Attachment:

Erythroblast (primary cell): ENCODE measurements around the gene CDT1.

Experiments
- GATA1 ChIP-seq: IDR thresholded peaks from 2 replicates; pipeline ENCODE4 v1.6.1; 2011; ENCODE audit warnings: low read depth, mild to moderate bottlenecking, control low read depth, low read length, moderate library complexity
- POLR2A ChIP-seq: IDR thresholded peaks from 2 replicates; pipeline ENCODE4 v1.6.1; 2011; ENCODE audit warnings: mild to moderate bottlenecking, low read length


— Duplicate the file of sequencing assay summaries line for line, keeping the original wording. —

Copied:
Erythroblast (primary cell): ENCODE measurements around the gene CDT1.

Experiments
- GATA1 ChIP-seq: IDR thresholded peaks from 2 replicates; pipeline ENCODE4 v1.6.1; 2011; ENCODE audit warnings: low read depth, mild to moderate bottlenecking, control low read depth, low read length, moderate library complexity
- POLR2A ChIP-seq: IDR thresholded peaks from 2 replicates; pipeline ENCODE4 v1.6.1; 2011; ENCODE audit warnings: mild to moderate bottlenecking, low read length